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Gearbox Software, L.L.C. is an American video game development company based in Plano, Texas. The company contributed to the Half-Life series with three games: Half-Life: Opposing Force (1999), Half-Life: Blue Shift (2001), and Half-Life: Decay (2001). Gearbox also developed the Brothers in Arms and Borderlands series, as well as 2011's Duke Nukem Forever. They also made homeworld 3.

Canonicity of the Half-Life expansions[]

Much debate has surrounded the question of whether the expansions developed by Gearbox Software are to be considered canon, added to the fact that no direct reference to any of the plot details of these expansions has been made in any of the subsequent games of the Half-Life series.

When asked on many occasions, the Half-Life series' writer Marc Laidlaw has said that during the development of Opposing Force, they (Valve) didn't insist that Gearbox developers abide by their rules and, likewise, Laidlaw generally did not factor in Gearbox's plot events when working on the story for Valve games. He had some input into the expansions writing, but it is unknown how much exactly, officially credited plot writers being only Gearbox employees, supervised by Randy Pitchford.

Gearbox took some liberty into writing their own things and experimenting designs, not validated by default by Valve. For instance, Laidlaw states that the Race X is purely a Gearbox creation that does not figure at all in his thinking about the Half-Life universe. He furthers adds that the Gearbox team wanted to come up with a set of creatures that would create gameplay they knew how to make, and that they could have been making an original title or an add-on for any other franchise, and plugged Race X into it - the reason being that they had gameplay they wanted to explore and needed the freedom of their own race of critters to conduct those experiments with. He also suggests that if Gearbox had kept making games set in the Half-Life universe, more about the Race X would have been revealed.[2]

Therefore, the general consensus will consider the Gearbox expansions canon (even though still ambiguous) unless Valve chooses to specifically contradict some of all the events depicted, in which case Valve has the hypothetical 'right of way' (much like Disney and the Star Wars’ universe). Retcons having been made since the first game's release.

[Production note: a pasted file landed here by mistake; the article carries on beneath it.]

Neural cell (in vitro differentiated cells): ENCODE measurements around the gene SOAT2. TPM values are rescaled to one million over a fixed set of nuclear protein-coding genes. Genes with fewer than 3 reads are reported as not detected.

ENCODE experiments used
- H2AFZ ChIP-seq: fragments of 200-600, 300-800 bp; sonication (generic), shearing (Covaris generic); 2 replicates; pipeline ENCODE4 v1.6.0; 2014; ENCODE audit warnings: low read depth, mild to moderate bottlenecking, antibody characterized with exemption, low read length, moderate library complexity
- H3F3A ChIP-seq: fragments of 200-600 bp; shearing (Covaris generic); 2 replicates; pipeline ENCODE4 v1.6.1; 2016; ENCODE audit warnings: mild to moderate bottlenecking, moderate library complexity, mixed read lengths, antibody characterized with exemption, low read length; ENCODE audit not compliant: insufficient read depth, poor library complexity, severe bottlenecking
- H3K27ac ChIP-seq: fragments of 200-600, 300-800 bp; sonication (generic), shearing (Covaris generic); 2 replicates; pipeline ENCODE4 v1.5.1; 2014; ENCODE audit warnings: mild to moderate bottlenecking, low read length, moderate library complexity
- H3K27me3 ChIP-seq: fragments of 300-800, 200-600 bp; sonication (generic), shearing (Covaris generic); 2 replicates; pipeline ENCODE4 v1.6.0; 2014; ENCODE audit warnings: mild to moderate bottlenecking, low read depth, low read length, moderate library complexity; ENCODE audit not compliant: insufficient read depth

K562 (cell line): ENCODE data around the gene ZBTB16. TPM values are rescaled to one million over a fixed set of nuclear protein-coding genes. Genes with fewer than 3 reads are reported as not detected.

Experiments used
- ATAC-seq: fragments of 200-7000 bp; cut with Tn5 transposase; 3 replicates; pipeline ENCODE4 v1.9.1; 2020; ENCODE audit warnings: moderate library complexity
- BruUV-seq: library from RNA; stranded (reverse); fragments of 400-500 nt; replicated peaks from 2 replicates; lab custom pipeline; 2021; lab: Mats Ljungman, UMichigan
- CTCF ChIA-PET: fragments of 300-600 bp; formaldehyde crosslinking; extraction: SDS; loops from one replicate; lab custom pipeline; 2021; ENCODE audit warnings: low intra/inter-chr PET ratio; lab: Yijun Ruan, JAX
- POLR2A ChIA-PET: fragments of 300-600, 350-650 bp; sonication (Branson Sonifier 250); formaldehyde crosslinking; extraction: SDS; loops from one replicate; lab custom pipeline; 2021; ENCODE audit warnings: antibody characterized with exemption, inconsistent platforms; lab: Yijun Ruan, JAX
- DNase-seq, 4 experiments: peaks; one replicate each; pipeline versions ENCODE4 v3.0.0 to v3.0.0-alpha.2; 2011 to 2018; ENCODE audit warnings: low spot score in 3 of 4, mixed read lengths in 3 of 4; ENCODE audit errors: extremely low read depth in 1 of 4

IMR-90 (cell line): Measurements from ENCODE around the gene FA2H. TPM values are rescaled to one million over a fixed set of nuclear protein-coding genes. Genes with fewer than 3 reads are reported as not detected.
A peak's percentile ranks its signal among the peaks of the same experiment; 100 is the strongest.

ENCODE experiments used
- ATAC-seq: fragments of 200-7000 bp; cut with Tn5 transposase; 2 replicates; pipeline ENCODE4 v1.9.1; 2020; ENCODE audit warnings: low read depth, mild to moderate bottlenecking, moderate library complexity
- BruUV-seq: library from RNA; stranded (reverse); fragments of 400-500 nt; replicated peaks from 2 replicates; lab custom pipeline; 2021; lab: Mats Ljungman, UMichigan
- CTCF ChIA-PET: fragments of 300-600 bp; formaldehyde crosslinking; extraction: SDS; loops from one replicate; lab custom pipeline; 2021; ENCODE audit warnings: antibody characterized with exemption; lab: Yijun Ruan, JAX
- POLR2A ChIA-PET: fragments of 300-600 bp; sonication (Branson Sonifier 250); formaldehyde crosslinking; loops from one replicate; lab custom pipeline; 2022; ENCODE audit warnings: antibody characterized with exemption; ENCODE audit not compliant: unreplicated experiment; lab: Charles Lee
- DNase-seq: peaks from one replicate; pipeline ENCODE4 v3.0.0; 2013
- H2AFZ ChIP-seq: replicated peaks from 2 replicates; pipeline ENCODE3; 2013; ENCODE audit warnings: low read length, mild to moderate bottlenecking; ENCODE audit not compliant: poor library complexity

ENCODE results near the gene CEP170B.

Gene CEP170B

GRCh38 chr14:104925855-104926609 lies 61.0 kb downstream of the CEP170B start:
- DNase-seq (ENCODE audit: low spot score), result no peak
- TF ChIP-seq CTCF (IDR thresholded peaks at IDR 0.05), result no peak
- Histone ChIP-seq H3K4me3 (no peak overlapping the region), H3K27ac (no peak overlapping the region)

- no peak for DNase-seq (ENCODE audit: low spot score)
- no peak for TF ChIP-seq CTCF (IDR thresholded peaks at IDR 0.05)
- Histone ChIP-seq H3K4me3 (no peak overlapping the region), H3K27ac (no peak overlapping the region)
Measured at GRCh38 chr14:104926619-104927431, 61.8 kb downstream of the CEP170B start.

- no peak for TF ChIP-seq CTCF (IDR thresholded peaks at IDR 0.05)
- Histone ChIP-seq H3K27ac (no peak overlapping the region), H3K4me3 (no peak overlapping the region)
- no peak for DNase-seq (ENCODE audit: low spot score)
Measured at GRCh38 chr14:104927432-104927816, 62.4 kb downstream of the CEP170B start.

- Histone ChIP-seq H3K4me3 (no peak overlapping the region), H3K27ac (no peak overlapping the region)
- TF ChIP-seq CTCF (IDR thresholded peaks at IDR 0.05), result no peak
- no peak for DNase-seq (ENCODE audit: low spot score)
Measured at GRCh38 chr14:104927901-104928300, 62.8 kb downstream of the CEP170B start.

References in subsequent games[]

  • While it is generally implied that the Barney from Blue Shift and Half-Life 2 are the same person, the Half-Life 2 Barney never makes any direct references to the Blue Shift events. Furthermore, the surname "Calhoun" is never said during the game, although it might be because Barney is in familiar terms with the protagonists he interacts with (while he is only referred to by "B. Calhoun" in Blue Shift). However "Calhoun" appears in the Half-Life 2 end credits, Marc Laidlaw gave the surname when Blue Shift entered development to set him apart as a separate character from other security guards.
  • Although Rosenberg, Keller, Green and Cross, all Gearbox creations, were important Black Mesa scientists, they cannot be seen in Kleiner's Lab picture.[3]
  • Gabe Newell stated that Adrian Shephard might be reused in the future, further blurring the lines between the games' canonicity.[4] When asked about this return, Doug Lombardi did not dismiss it but stated that there were no plans of bringing him back at the moment or anytime in the future.[5]


  1. DICE 2010: Gearbox's Pitchford On Borderlands, Perfection, Money. Retrieved on 2010-02-19.
  2. 2.0 2.1 Marc Laidlaw Vault on the HalfLife2.net Forums
  3. File:Photo group001a2.png
  4. Adrian Shephard return?. HalfLife2.net Forums (3 March 2006). Retrieved on 2006-11-28.
  5. Valve clears up Adrian Shephard Portal speculation. Eurogamer (3 March 2006). Retrieved on 2009-06-21.

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